This analysis demonstrates that the most severe criminal penalties carry enormously heavy economic costs along with social implications. Lawmakers must frequently reassess criminal justice laws in search of the ideal balance.

Summary Statistics on Lifetime Inmates in the U.S.

To supplement this examination of life imprisonment costs, here are some key statistics on the population of prisoners serving life terms:

  • Over 200,000 inmates are serving life sentences or virtual life (50+ year) sentences.
  • Nearly 1 in 7 prisoners is a lifelong inmate.
  • The lifelong inmate population has grown 3.6 times since 2000 as sentences have stiffened.
  • 16% have no chance of parole, 38% have life without parole, and 46% have life with parole possibility.
  • The average age at admission is 36 years old. Average years served is around 25.
  • Estimates suggest U.S. taxpayers spend over $60 billion cumulatively to imprison lifelong inmates through end of sentences.

These figures provide essential context when weighing criminal justice policies and considering reforms to sentencing laws or parole eligibility guidelines. The financial implications must be carefully balanced with ideals of public safety and justice.


Life sentences undoubtedly keep dangerous criminals permanently off the streets and prevent them from ever harming more innocent people. But at what cost? Condemning inmates to grow old and die behind bars places a massive burden on taxpayers to pay untold millions per prisoner over decades. The human toll is also substantial.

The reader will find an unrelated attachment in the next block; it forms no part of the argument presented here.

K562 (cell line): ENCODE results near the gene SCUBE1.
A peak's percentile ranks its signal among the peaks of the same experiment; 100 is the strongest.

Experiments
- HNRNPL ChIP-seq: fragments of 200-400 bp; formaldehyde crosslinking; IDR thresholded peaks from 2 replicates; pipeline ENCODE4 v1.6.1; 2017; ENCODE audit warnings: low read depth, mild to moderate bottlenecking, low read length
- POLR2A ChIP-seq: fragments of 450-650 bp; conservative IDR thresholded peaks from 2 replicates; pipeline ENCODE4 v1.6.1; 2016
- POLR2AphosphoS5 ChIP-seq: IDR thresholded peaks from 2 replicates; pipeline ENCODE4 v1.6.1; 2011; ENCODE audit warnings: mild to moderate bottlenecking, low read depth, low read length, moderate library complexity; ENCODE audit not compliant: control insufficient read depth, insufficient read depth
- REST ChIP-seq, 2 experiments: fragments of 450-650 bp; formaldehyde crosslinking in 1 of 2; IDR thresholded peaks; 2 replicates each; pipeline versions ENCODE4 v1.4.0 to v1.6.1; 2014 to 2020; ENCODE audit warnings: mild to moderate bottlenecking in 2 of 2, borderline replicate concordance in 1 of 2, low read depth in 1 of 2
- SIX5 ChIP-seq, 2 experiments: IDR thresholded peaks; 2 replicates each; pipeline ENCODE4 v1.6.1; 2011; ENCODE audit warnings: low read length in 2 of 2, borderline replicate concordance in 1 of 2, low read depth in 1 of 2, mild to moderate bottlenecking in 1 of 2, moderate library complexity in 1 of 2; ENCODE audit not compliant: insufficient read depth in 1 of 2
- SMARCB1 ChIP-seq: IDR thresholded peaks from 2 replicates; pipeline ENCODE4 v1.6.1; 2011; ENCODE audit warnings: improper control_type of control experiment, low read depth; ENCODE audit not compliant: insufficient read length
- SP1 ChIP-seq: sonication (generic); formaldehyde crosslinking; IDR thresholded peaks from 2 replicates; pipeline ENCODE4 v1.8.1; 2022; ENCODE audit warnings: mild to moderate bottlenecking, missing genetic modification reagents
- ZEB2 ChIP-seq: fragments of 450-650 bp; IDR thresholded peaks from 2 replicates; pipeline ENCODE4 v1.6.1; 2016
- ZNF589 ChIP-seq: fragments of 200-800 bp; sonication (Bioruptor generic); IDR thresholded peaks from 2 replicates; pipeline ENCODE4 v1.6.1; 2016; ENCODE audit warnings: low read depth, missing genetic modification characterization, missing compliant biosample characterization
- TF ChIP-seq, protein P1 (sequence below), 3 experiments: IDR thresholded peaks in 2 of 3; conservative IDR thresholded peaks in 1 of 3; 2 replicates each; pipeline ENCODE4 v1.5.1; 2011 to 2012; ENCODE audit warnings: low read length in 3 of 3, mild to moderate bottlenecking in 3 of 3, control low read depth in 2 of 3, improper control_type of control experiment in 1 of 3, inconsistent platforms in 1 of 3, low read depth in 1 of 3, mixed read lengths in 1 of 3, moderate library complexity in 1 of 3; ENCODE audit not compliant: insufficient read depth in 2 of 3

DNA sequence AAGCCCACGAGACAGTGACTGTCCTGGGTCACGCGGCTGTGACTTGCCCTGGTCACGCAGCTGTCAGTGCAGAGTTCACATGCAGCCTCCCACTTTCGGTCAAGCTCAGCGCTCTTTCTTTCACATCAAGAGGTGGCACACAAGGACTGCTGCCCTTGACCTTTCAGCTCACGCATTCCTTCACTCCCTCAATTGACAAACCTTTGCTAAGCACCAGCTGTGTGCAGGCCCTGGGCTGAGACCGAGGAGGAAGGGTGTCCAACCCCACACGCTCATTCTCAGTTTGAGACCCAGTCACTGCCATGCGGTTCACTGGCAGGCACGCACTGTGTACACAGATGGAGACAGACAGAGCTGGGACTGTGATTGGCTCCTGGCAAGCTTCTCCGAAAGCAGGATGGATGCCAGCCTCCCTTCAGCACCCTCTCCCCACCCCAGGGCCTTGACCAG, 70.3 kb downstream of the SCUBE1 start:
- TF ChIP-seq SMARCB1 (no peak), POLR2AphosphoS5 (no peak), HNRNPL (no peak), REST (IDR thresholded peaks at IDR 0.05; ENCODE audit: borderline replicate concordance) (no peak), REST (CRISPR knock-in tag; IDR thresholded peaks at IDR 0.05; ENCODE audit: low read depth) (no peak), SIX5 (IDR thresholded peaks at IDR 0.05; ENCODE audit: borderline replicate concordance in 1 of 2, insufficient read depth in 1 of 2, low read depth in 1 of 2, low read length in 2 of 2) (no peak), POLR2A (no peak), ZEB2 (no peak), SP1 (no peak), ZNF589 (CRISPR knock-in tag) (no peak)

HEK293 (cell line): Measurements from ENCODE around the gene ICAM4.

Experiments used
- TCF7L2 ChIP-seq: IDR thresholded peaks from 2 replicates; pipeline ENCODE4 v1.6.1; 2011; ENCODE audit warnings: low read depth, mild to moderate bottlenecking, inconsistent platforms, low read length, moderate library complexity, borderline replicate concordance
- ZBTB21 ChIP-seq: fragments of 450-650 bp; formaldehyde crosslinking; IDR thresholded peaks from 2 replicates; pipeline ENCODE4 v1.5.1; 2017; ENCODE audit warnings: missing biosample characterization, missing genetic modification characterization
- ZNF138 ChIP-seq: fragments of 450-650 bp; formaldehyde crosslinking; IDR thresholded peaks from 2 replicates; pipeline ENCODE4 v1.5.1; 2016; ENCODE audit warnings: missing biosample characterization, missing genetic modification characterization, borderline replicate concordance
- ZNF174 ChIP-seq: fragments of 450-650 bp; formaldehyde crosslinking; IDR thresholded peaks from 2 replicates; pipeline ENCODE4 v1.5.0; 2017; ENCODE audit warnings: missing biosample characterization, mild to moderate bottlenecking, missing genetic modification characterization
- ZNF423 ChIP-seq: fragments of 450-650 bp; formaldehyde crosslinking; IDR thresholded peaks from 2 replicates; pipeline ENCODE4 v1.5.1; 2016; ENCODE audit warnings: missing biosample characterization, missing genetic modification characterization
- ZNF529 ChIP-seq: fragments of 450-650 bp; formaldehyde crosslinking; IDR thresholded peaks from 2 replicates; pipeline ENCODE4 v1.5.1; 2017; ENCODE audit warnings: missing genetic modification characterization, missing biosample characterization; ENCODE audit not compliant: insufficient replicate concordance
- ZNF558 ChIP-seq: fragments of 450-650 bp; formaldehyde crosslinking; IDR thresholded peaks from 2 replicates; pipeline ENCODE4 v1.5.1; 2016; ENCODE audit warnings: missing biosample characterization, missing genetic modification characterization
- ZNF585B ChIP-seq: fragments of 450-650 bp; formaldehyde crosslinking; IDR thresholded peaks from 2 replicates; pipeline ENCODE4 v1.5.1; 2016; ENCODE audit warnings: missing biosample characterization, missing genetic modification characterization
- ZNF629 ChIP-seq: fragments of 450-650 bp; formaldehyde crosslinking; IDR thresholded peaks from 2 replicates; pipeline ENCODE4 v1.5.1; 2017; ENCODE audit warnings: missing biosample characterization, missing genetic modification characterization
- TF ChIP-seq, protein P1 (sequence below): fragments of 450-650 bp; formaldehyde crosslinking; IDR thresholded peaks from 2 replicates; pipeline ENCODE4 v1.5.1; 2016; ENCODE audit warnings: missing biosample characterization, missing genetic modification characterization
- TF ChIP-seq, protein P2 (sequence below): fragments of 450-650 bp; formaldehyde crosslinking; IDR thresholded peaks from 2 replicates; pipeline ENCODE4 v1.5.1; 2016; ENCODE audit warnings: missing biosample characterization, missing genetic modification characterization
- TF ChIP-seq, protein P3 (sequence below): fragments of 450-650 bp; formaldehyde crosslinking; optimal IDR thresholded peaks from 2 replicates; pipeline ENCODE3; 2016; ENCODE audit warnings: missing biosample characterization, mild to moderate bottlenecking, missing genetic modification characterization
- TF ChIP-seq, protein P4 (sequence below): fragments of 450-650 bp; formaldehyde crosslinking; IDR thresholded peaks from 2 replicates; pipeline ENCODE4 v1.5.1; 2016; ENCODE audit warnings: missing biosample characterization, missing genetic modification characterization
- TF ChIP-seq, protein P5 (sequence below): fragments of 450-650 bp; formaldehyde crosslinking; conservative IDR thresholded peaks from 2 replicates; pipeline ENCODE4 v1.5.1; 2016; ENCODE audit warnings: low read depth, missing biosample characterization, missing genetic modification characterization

Yet reforming lifelong incarceration also poses risks to public protection and victims’ rights if implemented poorly. Any changes, such as expanding parole for geriatric inmates, must emphasize prudent measures to minimize dangers to society. Most citizens agree that incarceration periods should reflect the severity of crimes, but spending millions upon millions on low-risk elderly prisoners merits rethinking as well.

How we punish the worst among us through the criminal justice system reveals much about our society’s values and priorities. There are reasonable points to consider on all sides of the life imprisonment debate. As prison populations continue growing and budgets keep ballooning, the monetary and ethical costs should remain part of our conscience. Perhaps there is room to establish more proportionate sentences focused on true rehabilitation, public safety, fairness, and societal benefit. But such reforms require caution, nuance and bipartisan collaboration. The formidable challenges will persist, but it is a debate worth having.

Cost Estimates of Select Life Sentences